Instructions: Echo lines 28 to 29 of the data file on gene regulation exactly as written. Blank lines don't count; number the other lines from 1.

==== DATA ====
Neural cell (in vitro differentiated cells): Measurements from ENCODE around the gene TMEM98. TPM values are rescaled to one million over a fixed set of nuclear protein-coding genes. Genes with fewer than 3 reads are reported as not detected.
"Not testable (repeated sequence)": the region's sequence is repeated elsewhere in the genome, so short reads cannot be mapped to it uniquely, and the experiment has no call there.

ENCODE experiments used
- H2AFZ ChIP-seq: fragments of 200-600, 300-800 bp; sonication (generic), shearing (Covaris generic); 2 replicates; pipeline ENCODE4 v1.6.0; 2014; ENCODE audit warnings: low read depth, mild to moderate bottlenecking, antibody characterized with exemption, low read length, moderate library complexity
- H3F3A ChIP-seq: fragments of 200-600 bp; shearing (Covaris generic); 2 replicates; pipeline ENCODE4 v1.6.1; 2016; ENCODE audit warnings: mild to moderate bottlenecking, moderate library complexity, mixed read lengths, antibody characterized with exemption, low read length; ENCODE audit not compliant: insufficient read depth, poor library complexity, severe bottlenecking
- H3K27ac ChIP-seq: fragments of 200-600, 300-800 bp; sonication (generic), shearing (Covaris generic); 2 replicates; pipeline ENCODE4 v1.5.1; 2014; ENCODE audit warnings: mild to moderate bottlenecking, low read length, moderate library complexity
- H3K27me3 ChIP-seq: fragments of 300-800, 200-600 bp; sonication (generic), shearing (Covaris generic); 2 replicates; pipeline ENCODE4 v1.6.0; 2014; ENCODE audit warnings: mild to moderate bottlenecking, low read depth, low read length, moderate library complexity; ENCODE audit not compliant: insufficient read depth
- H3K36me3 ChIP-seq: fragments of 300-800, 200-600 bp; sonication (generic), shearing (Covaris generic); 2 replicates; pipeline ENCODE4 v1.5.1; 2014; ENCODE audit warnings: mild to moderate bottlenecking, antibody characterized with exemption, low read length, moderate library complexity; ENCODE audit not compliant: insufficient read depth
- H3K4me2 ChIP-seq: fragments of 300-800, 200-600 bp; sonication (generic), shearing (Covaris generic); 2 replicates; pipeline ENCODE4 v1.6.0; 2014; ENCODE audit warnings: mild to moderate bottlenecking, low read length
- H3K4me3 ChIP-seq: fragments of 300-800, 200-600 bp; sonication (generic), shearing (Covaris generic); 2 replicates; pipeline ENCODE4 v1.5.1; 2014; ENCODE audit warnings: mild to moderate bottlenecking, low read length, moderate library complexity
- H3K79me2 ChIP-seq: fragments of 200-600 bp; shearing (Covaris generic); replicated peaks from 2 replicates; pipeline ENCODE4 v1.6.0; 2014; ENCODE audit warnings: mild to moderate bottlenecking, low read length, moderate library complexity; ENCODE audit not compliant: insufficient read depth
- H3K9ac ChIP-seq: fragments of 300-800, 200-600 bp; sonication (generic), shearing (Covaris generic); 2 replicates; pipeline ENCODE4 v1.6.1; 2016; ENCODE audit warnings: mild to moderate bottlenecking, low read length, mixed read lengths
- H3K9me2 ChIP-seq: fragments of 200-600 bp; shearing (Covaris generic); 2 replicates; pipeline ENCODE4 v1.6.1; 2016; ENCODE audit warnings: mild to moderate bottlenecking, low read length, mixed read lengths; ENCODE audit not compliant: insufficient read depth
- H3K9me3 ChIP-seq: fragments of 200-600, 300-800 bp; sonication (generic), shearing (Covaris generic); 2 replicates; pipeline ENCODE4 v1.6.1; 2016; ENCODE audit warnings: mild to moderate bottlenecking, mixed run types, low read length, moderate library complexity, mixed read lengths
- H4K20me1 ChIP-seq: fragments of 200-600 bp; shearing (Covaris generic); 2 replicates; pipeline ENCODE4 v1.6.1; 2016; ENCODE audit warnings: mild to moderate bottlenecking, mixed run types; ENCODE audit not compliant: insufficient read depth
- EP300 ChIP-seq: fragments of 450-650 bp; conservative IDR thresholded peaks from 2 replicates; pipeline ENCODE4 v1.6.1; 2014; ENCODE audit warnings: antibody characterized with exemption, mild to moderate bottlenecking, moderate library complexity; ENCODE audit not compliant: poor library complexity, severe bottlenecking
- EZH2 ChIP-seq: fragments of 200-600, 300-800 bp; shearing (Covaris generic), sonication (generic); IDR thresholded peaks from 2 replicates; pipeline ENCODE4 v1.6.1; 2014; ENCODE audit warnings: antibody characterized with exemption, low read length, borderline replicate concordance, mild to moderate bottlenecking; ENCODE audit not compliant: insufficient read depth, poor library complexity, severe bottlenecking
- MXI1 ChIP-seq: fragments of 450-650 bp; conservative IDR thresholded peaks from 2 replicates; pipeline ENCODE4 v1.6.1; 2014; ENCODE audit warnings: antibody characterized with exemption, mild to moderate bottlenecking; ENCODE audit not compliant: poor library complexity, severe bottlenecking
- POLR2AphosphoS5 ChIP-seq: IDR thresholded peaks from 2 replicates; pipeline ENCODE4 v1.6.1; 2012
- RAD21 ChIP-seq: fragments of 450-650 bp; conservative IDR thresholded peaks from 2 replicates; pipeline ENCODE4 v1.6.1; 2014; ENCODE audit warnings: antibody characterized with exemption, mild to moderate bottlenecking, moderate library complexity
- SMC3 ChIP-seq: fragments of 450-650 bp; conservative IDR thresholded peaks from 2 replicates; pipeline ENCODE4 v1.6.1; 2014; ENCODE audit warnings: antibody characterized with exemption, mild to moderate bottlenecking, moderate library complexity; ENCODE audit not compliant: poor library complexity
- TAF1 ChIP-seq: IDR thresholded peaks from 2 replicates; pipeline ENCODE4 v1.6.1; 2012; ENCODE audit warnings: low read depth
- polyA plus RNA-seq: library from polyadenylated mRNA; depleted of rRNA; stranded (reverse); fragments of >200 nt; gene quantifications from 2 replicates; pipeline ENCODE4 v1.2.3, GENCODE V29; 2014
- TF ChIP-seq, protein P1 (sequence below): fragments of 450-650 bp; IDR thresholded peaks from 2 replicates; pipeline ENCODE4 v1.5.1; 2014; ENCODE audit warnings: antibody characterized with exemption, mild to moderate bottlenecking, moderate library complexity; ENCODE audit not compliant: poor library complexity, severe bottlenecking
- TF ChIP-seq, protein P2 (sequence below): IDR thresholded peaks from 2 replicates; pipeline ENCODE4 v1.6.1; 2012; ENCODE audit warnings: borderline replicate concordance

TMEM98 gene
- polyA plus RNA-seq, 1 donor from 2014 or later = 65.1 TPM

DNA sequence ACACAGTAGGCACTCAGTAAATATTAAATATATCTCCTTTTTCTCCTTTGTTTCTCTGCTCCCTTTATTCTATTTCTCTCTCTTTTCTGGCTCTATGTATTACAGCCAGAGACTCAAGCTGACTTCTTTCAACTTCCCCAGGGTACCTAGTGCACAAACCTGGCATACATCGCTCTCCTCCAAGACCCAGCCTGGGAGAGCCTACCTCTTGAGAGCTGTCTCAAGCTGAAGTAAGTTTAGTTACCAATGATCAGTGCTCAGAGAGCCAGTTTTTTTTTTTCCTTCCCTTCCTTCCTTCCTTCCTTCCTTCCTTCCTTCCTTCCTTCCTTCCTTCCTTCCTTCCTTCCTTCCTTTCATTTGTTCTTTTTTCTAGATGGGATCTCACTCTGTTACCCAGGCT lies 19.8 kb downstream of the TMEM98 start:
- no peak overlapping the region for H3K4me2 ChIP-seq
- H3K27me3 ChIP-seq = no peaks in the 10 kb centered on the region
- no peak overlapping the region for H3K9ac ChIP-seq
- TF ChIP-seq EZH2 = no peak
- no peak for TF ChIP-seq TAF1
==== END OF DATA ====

DNA sequence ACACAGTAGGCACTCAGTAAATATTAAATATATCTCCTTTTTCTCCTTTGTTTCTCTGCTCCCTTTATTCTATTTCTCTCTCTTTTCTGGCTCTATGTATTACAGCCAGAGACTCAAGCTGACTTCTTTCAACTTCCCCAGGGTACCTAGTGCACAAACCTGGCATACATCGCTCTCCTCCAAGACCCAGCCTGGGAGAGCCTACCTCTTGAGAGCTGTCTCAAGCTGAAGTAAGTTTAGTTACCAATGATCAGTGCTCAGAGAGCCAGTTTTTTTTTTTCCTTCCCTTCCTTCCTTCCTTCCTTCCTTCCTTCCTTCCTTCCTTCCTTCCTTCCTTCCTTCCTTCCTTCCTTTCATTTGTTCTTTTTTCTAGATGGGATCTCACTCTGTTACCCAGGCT lies 19.8 kb downstream of the TMEM98 start:
- no peak overlapping the region for H3K4me2 ChIP-seq